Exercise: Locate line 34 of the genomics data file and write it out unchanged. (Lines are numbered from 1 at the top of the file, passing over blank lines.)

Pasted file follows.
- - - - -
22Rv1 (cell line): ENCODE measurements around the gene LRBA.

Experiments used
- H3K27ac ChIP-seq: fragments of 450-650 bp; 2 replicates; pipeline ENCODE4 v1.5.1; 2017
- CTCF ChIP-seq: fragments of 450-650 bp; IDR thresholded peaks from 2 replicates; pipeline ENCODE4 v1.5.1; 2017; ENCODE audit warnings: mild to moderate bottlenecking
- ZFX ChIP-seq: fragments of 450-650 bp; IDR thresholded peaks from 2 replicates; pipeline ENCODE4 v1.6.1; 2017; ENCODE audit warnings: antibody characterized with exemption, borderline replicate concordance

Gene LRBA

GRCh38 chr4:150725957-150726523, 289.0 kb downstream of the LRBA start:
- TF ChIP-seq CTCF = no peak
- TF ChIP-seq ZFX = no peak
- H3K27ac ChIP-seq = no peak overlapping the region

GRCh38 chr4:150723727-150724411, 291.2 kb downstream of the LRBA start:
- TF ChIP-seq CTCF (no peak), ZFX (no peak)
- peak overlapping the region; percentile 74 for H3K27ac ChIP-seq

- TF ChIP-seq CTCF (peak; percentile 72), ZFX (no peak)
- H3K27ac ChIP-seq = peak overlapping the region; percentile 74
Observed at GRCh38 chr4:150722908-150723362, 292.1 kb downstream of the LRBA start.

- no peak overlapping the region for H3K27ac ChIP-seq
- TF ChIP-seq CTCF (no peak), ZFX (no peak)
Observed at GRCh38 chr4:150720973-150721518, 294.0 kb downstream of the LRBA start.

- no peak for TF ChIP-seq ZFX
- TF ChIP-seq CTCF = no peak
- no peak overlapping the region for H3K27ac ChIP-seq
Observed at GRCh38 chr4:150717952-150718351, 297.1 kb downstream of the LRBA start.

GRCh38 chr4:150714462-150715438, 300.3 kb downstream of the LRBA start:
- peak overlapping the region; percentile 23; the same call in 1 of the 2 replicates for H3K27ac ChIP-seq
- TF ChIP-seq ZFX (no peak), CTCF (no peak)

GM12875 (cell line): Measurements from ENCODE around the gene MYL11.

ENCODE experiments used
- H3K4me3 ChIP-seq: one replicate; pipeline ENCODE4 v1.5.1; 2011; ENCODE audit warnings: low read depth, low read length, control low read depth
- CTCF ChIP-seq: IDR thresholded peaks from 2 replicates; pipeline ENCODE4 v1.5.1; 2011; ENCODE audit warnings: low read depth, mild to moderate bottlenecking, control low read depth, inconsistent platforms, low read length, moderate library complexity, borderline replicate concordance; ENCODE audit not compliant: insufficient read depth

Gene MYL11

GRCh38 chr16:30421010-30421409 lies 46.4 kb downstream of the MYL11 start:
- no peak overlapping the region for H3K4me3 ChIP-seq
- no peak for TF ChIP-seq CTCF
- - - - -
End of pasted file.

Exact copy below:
- no peak for TF ChIP-seq CTCF